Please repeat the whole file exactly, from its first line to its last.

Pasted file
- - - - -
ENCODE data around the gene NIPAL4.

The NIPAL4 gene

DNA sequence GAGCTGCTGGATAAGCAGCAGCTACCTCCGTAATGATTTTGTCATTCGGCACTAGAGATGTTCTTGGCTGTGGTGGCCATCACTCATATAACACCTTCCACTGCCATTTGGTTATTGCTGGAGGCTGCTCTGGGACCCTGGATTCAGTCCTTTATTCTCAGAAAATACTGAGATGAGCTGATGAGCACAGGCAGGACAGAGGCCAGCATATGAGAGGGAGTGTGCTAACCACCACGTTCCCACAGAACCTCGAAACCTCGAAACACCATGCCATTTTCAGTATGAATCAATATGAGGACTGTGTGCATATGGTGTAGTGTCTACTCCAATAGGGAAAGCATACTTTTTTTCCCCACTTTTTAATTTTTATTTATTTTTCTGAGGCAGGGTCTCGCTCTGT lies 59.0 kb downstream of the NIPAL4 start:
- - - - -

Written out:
ENCODE data around the gene NIPAL4.

The NIPAL4 gene

DNA sequence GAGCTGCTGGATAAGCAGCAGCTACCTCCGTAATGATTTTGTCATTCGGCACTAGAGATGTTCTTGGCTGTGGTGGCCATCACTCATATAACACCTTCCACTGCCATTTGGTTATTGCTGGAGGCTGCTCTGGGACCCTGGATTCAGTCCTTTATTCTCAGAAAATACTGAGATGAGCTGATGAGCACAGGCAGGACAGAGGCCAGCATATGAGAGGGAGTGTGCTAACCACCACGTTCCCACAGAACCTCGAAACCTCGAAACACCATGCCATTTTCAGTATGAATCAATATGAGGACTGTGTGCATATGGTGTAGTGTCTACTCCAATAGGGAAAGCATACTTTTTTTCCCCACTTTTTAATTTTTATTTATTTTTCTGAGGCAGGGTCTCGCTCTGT lies 59.0 kb downstream of the NIPAL4 start: